We do our duty, leading and following with discipline, striving for excellence, putting the needs of others above our own, and accomplishing the mission as a team.
We commit to accomplish the mission, accepting it may demand both risking our lives and killing others.
Stewards of the Army Profession — Committed Professionals:
We embrace and uphold the Army values and standards of the profession, always accountable to each other and the American people for our decisions and actions.
We wisely use the resources entrusted to us, ensuring our Army is well led and well prepared, while caring for soldiers, Army civilians, and families.
We continuously strengthen the essential characteristics of the Army Profession, reinforcing our bond of trust with the American people and each other.
Finally, the Army’s official doctrine (shaped by subject matter experts like Dr. Snider), Army Doctrinal Reference Publication 1, The Army Profession,addresses the defintion and requirements the Army as a profession:
1–3. A profession is a trusted self-policing and relatively autonomous vocation whose members develop and apply expert knowledge as human expertise to render an essential service to society in a particular field. This explanation of a profession has five aspects:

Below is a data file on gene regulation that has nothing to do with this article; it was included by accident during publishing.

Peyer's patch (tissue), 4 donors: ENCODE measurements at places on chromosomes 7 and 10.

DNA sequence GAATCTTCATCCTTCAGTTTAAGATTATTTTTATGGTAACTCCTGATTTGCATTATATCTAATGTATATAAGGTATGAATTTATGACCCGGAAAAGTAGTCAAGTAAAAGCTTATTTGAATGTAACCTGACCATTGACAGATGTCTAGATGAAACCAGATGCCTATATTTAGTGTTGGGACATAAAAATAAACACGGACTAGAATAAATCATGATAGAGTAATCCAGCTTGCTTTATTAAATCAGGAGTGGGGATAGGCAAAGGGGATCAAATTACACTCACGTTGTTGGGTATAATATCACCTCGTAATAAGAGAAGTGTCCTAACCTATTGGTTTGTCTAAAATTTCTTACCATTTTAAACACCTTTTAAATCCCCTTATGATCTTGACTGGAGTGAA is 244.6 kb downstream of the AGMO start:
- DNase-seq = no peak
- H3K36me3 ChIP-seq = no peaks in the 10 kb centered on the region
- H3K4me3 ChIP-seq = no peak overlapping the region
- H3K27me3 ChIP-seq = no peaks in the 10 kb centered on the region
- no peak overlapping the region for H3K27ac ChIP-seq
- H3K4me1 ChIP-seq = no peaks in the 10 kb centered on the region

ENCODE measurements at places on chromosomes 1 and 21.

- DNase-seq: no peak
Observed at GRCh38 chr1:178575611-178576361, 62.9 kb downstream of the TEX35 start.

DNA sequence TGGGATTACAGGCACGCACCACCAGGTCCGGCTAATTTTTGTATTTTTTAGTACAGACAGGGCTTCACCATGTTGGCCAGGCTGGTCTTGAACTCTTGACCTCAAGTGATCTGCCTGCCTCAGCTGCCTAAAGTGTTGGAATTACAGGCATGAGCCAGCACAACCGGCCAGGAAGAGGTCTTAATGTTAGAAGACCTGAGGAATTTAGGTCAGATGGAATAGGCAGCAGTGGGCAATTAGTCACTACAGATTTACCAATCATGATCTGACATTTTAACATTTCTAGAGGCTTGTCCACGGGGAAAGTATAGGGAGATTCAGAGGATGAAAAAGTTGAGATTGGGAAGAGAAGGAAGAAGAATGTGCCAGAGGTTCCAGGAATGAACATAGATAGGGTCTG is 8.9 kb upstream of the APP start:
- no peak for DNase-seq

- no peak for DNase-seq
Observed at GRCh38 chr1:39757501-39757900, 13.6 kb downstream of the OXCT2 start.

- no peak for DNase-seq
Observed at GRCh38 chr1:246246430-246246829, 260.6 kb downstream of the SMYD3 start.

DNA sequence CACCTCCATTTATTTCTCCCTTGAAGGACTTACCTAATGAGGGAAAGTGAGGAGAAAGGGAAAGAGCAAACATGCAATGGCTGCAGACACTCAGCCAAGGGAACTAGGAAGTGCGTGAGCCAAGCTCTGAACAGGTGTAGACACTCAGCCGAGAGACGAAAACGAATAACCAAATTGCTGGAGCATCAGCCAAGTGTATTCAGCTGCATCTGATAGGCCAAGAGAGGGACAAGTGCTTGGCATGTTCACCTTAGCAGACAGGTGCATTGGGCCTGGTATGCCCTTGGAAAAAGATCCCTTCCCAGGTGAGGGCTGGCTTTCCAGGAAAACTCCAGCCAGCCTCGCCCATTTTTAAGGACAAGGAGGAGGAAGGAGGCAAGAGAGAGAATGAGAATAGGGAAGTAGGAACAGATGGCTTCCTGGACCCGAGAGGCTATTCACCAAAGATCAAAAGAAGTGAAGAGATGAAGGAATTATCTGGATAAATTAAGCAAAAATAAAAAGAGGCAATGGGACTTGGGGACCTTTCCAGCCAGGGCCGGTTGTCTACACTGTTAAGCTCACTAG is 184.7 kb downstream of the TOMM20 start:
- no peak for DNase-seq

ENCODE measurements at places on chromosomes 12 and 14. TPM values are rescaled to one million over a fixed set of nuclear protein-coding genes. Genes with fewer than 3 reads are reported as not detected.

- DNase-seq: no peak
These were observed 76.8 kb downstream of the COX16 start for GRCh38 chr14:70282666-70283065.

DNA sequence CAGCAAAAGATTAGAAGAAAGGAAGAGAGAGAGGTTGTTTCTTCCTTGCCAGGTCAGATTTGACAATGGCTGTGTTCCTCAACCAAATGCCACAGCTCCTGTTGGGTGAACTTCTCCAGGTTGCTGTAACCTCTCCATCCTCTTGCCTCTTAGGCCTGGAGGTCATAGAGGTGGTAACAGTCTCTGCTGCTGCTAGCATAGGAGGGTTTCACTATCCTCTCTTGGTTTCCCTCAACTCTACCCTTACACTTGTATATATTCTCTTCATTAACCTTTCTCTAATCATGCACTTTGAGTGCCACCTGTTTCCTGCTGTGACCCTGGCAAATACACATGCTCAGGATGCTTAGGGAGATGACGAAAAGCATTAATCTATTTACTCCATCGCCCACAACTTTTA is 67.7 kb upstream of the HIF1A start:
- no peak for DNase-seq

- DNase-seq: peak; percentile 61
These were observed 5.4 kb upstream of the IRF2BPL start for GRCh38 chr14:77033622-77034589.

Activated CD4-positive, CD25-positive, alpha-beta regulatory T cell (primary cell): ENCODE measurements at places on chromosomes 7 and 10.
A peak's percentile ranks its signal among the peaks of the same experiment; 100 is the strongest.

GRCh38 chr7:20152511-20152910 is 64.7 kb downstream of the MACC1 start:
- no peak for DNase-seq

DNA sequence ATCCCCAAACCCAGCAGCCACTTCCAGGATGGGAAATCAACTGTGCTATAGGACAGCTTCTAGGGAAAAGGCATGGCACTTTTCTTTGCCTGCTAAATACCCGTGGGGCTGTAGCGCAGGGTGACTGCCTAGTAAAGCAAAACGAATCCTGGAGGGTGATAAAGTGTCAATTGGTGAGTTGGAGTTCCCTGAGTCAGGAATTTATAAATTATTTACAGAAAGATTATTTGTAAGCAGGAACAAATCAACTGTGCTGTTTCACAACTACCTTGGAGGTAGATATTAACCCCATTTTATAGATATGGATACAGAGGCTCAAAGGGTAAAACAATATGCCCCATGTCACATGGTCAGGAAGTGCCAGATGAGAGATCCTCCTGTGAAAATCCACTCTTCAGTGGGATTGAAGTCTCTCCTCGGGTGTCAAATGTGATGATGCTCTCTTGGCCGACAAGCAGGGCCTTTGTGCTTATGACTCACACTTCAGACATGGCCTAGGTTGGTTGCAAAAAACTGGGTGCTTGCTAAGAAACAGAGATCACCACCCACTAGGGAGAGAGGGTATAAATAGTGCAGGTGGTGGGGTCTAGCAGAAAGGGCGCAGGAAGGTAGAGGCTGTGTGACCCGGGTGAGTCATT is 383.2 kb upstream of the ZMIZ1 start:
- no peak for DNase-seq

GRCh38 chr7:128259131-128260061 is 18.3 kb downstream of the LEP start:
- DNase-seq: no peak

Professions provide a unique and vital service to the society served, one it cannot provide itself.
Professions provide this service by applying expert knowledge and practice.
Professions earn the trust of the society because of effective and ethical application of their expertise.
Professions self-regulate; they police the practice of their members to ensure it is effective and ethical. This includes the responsibility for educating and certifying professionals.
Professions are therefore granted significant autonomy and discretion in their practice of expertise on behalf of the society.
My take-away from this most recent series on The Bridge, and the resources like those detailed above, is that a profession — and those individuals of which it is composed being labeled professionals — is a very fluid thing. It is more fluid than we care to admit. Wearing a uniform or getting paid to perform a role does not make someone a professional.
Similarly, just because there is an education system that teaches a particular ethos or ethic as a part of a job does not make it a profession. What truly matters is a culture of service, consistent actions that match rhetoric, andefficacy. If you are not effective at what is required for your “client”, you cannot be professional.
After two wars (and dozens of military actions along the periphery) that have seemed to create very little beneficial political or strategic effect for our clients, it makes a “professional” wonder whether we have met the required efficacy of a “profession”…
Some thoughts by Dr. Don Snider